To @AB Bride:
not 100% sure I understand…
A to L method:
A + B = C – D – E = F / 2 = (G & H)
A = Your Income
B = His Income
C = Total
D = Fixed Living Expenses (Mortgage, Utilities, Insurance, Food etc)
E = Joint Savings (an amount you both agree upon for something like a vacation, home repairs, boat, whatever fits your fancy)
F = Sub Total
G & H = 2 Equal amounts
And then G & H are further divided… but done so individually
I & J = Equal Amounts you each agree to put into your Long Term Savings (ie Retirement)
K & L = Is Equal Amounts you both have for Spending as you like
So… Our RRSP contributions would come out of our Income EQUALLY at I & J
— — —
Now if you are talking about topping up a Spouce’s RRSP (Higher Income earner as a method to Tax Savings), then naturally that would be something that a couple would have to be worked out in some other way in the long term… same at the backend when it comes to sourcing income from an RRSP… altho I would think that would be easier, as it would be now going into the Income Column.
*For the record, when my Ex & I split, the issue wasn’t so much with what was held in his various Pension programs… as all that stuff is clearly well maintained by paperwork and filed with Revenue Canada etc.
What caused an issue, was the “extra money” that he had at the end of the percentage method that he was investing on his own, without a strong papertrail (ie I wasn’t entirely aware of upfront). So monies that he had in Stocks, Bonds, Investments, GICs, OTHER Bank Accounts etc.
Because we had used the Percentage Method of paying for things our whole marriage, I naturally ended up at the end of the process with less disposible money to spend and to invest. My Pension plans / Investment Portfolio paled in comparisson. Altho the law says I was entitled to my half of these things.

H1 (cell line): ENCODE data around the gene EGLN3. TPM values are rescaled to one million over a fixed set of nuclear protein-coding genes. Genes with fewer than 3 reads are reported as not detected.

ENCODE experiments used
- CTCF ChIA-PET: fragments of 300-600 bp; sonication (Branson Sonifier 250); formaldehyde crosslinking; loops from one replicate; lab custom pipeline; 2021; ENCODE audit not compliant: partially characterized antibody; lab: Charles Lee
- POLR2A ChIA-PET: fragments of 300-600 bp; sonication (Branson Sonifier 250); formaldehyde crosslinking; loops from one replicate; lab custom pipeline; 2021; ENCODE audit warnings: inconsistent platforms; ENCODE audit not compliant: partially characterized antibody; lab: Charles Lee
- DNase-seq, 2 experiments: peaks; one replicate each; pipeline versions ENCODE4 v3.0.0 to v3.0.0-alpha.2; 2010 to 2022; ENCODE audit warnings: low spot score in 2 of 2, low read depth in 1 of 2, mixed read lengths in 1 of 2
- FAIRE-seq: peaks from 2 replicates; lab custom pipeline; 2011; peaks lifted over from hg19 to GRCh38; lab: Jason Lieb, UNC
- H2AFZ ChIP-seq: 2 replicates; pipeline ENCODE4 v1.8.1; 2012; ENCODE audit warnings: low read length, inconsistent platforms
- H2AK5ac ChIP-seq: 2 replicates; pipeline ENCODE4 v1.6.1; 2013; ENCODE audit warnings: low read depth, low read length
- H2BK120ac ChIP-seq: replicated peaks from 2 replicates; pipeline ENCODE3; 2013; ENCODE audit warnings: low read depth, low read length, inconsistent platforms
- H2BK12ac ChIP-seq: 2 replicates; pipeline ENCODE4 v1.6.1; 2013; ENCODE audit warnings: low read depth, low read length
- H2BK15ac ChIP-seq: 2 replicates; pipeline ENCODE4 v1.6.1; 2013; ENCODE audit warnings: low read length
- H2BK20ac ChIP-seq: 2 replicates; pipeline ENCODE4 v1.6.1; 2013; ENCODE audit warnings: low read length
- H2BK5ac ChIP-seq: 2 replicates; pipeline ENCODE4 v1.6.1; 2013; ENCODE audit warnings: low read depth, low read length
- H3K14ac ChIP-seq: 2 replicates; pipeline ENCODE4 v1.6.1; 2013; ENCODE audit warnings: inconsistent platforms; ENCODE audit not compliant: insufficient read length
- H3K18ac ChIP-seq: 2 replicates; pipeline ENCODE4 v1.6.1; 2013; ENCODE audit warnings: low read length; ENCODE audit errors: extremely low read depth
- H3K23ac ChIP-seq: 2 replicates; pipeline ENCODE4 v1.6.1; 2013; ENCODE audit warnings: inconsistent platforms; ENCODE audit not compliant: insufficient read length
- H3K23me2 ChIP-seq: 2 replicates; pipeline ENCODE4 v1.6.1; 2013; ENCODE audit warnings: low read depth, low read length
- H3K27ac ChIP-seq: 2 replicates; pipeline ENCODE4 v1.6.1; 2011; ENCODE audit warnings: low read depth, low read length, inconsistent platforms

In the 5 Years from our Seperation to ultimate Divorce… he had a lot of time to “manage” that money to his benefit, and make it “disappear”
The Court System requires each Party to volunteer financial info. It can also petition paperwork… but altho that sounds easy, it isn’t. Especially so when you as a spouse don’t have a clue where to begin to look !!
The RRSPs were as I say easy to track down, much of the other stuff, never were… despite the fact that he outwardly told me, “Good luck with that… you’ll never see a dime of that stuff, as you’ll never find it”
And he was right…
That was until he was sick / died … then most of it showed up… and I could have petitioned the court to reopen our Divorce Settlement.
BUT by then I was past worrying about “fighting for it” (10+ years of this stuff being front & centre in your life is more than enough… it really takes its toll on you)… and by then I was with Mr TTR and long past that “horrible place in my life”. And as the inheritance was going to go to our kids, I wasn’t about to fight them over it (that would have been tacky & tasteless).
In time, I trust they’ll come to realize the type of man their Dad really was… but I figure it ain’t mine to tell them / burst their bubble. He was always a good father, just not a nice person or spouse.
But then alcoholics can be like that.